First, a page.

Mar Adentro (15)

a.k.a The Sea Inside

Dir: Alejandro Amenebar

Javier Bardem, Lola Duenas, Clara Segura

This fourth film by Alejandro Amenebar is a significant shift from the suspense narratives of his earlier work (Tesis, Abres los Ojos and The Others) to what appears, superficially, to be a very well played, professionally-mounted disease-of-the-week melodrama.  Here he relates the ripped-from-the-headlines tale of Ramon Sampedro, a quadriplegic sailor who fought for the last 30 years of his life to be given the legal right to die peacefully.  Javier Bardem occasionally excels in this key role, and the supporting cast offers other notable turns. 

Both Lola Duenas as a local woman drawn to Ramon after seeing him campaign on TV and Clara Segura as an activist adviser who gets the story (as told) underway, make for likable, believable characters, rendered humbly and humanistically.  None of the cast embarrass themselves, and the crew acquit themselves respectably too.  The handling of the themes and conceits related by the movie's name make, in fact, for the highpoints.  We see, literally, The Sea Inside, the imaginary arena in which Ramon makes his flights of fantasy.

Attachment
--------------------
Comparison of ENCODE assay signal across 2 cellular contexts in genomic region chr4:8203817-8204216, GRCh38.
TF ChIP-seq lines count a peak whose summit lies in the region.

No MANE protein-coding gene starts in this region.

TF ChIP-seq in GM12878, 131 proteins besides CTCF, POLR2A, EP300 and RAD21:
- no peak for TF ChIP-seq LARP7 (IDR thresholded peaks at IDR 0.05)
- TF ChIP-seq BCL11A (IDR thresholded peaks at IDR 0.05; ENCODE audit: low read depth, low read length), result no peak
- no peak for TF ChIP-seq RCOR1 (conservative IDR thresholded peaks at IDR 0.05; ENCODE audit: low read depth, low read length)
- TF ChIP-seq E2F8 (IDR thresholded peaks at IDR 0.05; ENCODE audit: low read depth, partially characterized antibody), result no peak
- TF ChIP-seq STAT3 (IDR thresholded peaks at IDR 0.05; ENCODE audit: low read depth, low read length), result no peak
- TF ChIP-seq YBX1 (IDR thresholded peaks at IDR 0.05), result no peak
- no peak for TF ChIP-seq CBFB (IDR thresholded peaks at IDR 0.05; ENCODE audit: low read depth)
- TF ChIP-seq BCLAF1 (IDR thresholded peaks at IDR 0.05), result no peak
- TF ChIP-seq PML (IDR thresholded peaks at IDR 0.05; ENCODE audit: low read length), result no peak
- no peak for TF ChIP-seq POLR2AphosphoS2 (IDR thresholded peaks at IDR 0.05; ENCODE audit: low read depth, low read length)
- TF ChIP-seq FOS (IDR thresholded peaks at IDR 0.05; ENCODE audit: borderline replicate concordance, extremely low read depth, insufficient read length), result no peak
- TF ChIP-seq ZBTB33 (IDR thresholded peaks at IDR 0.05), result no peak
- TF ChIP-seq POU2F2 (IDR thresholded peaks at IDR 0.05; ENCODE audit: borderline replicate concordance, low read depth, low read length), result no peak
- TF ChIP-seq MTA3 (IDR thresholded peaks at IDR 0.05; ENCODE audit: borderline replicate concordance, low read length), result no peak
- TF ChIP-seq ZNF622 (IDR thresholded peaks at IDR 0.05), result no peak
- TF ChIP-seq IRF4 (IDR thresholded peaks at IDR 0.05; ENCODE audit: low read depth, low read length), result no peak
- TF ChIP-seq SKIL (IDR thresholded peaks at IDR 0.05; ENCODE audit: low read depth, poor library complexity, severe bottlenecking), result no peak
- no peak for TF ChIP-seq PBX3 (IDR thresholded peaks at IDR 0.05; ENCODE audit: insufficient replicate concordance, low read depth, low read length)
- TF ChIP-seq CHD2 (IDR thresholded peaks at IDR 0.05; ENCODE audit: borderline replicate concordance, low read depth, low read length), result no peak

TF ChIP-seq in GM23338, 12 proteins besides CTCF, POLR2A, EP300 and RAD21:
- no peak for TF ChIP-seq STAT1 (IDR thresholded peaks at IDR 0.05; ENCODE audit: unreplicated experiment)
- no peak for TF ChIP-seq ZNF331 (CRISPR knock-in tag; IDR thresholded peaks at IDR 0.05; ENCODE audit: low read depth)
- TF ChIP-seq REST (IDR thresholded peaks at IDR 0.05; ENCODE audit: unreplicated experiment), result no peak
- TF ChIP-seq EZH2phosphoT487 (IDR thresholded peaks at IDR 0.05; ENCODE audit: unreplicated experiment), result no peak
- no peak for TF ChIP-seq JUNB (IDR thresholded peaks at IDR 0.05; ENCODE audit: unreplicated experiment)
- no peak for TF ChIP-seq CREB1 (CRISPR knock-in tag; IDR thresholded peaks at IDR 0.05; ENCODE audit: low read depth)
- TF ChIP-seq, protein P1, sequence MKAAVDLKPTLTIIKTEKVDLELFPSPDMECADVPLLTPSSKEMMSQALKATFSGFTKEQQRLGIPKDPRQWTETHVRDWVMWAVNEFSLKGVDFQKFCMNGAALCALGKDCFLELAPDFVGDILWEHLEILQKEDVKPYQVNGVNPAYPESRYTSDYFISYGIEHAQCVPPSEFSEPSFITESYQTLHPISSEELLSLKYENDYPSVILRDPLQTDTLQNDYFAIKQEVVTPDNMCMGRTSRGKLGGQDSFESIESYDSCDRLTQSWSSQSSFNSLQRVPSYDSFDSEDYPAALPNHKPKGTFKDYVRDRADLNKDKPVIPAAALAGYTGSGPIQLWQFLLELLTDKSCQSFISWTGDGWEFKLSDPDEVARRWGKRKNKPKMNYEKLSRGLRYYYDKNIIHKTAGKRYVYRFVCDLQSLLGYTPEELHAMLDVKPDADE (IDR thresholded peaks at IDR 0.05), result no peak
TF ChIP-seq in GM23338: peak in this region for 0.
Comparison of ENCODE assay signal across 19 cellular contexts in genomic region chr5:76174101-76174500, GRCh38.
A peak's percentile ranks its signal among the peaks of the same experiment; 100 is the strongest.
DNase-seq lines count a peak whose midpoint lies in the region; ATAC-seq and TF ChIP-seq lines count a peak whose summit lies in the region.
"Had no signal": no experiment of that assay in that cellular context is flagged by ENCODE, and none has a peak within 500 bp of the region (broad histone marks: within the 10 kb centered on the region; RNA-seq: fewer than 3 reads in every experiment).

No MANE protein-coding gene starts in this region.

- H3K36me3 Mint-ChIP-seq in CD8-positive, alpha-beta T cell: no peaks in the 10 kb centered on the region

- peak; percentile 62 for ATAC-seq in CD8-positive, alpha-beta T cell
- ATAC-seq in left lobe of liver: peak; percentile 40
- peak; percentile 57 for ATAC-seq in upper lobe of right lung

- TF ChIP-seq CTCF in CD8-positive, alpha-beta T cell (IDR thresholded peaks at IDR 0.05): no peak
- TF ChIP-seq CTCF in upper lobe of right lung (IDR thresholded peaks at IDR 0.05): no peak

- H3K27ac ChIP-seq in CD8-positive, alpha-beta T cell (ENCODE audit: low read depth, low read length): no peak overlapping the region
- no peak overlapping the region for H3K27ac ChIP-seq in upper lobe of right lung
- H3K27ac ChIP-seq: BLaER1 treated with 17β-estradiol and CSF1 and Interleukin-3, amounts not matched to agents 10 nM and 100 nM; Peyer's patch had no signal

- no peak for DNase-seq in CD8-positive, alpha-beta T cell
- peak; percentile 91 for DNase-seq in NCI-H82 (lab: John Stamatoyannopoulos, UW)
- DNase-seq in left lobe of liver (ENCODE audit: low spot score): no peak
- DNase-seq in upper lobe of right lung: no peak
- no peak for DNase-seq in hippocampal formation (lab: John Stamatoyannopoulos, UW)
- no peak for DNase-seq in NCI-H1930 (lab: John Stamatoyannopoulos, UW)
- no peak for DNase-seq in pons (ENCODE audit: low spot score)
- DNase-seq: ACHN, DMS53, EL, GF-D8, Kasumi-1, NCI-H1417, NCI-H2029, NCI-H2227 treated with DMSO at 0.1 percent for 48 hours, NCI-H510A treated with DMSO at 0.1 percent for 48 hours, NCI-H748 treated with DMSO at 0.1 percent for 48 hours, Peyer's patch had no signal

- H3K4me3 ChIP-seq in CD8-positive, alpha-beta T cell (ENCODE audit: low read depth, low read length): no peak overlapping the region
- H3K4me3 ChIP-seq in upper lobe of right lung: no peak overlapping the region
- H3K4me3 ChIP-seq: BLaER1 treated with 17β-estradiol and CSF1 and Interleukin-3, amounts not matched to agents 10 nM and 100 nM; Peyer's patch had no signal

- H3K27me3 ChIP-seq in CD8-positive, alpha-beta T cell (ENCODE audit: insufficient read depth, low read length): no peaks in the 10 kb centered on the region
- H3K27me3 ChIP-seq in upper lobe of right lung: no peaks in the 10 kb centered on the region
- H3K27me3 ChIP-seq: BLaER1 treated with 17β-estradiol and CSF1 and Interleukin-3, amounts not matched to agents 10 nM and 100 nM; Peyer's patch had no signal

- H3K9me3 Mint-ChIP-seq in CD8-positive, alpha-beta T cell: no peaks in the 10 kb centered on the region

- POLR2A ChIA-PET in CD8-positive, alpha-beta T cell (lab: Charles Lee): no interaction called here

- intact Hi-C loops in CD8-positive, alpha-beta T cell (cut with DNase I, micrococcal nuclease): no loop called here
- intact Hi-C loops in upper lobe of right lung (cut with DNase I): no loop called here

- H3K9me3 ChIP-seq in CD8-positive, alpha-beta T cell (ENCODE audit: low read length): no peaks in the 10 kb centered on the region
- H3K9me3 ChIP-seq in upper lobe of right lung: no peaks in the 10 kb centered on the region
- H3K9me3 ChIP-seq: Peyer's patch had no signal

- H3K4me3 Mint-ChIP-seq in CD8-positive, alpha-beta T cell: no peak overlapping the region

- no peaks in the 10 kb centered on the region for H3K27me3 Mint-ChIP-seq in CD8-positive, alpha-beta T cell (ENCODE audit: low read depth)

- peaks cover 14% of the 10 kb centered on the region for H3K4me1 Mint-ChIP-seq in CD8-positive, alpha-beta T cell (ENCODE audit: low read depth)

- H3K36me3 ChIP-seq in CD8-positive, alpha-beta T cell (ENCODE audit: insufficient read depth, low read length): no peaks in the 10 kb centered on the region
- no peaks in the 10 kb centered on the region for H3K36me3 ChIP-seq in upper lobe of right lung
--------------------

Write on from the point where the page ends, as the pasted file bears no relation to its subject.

From the beginning to the end, this film is in love with the physical world - and by extension, life.  This is not the only means by which the film takes a political or philosophical stance on euthanasia, but it is the most inherently convincing.  We are reminded, by Ramon, that even three feet of empty air is not to be taken for granted, for him it is effectively an insurmountable gulf.   This awareness vividly imbues the cinematographic approach as from vast window views to a tangible outside momentarily given focus through the windscreen of a car Amenebar studies the actual space around us.  Not since Twelve Monkeys has a feature film been so in love with our planet, it's solidity and practical actuality.  

In Mar Adentro's deep space, we feel the beauty of being alive all around us in the cinema, even the thoughts, senses and memories of the characters rendered in terms of physical experience.  Of course, as well, this can serve to remind us, in many regards, what Ramon feels he has lost and why he wishes to die.  His world remains - it might be argued, though I would not personally agree - as only a movie, only a spectacle, only something to be seen and not experience, the blank spaces filled in with daydreams not participation. 

 The movie concludes with either Ramon's success or confirmation that he was never helped to die a willing, peaceful death.  If this resolution divides audiences, however, I will be surprised.  Despite the implicit side-taking I mentioned above, I believe the eventual, overwhelming experience has less to do with any political or theological debate than a sense of growing awareness of one man's experience, one man's feelings and one man's struggles.  Mar Adentro is a success for the gifted Amenebar and his star Bardem, for each it is their best showing yet.

Brendon Connelly 08/02/05